From another site, extract:

Who would do such a thing? The same sort of people who have perpetuated some of the top urban legends such as the claim that Mr. Rogers had a former secret career as a trained assassin, and that ATM users can quickly contact police in the event of an attempted robbery by entering their PIN in reverse. The cyberspace is full of lies disguised as inspiration, political alerts, health warnings, and prayers. Many come complete with enhanced photographs. The ones that are especially ironic are those that state, “Even Snopes has confirmed this,” along with a link to Snopes that attributes it as false. People who forward such emails, obviously do not check the link themselves. (source: To Forward or Not to Forward? By Patti Maguire Armstrong

Akbani Informatics: A full-service consultancy for training, and information management. For Information services, Research, Content management, Training, Human Resources, Helpful Advice & Related Services Visit  

Forwarded Emails

Wednesday, June 9, 2010

My ad about a 2002 Chevy in Craiglist: Fake Spam Email

I am not alone to receive this fake blessing, you may also be one of those who are spammed--I neither have a van nor advertised for it in the New York's Craigslist. The message looks 100% genuine, and official:

Confirmation for Posting ID# 1779115062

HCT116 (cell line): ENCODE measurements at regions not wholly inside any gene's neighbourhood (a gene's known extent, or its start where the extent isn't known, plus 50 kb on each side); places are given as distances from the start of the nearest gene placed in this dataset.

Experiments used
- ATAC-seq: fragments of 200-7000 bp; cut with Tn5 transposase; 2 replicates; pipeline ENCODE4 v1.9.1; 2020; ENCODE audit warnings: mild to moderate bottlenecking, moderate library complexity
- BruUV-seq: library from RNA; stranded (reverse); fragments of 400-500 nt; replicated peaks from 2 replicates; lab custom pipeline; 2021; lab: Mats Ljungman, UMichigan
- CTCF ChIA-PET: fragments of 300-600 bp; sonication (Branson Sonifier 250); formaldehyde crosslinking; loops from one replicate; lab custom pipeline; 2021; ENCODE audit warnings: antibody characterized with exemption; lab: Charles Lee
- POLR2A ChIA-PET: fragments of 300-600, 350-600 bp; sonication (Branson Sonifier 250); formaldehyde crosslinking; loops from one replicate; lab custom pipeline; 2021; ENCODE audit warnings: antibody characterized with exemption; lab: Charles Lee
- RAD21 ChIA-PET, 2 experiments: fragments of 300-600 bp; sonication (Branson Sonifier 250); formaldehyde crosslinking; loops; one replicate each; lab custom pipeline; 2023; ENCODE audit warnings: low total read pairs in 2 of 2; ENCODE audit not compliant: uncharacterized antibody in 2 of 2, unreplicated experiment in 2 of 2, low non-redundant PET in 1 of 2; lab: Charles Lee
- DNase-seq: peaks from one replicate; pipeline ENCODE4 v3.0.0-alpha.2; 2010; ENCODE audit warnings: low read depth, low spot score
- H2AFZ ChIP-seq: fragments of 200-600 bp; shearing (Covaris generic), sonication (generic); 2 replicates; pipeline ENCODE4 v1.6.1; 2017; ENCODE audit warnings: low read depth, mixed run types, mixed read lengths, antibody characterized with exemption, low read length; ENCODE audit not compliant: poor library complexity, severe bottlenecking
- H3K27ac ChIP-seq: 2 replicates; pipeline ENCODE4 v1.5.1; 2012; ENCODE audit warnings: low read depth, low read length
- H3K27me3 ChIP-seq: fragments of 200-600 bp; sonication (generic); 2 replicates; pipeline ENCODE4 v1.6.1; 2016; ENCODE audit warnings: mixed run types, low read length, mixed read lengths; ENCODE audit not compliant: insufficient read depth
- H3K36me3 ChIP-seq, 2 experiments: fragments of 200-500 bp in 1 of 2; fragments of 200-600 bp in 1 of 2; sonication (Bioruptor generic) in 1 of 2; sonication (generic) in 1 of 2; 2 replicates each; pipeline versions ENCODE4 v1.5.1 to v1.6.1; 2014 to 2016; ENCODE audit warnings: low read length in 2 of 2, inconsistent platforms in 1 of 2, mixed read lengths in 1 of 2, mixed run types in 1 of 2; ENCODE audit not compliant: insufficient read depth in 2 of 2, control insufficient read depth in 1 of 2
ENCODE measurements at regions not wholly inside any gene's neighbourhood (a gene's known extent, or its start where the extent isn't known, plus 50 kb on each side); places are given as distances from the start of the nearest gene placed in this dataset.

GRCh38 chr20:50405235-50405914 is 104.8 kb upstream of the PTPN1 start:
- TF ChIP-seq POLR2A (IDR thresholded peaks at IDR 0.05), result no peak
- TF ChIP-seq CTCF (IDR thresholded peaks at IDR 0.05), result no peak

Your ad, titled '2002 Chevrolet 3500 Express Van' has been posted as follows: (cars & trucks - by dealer)

Posts will appear in the list of postings and in search results in about 15 minutes.
If you have trouble finding your ad, please check our help page: [?]
Please log in into your account if you need to edit or delete your posting:

If you did not post this ad please change your account password asap:
For your protection please check our list of common scams.
Thanks for using craigslist!

A consumer protectionist, John Stark, reports the same fake email, read his experience (interestingly John and me received this email today, and we hereby advise you not to click on this fake email message):

Fun with craigslist

June 9th, 2010
Here’s a bogus e-mail that hit my inbox seconds ago. It asks me to verify the ad I supposedly posted for a 2002 Chevy van. Said ad, of course, does not exist. The game appears to be: Let’s get this guy’s craigslist password for fun and profit. But since I don’t have a craigslist account, the scheme didn’t work.

Read more:

No comments: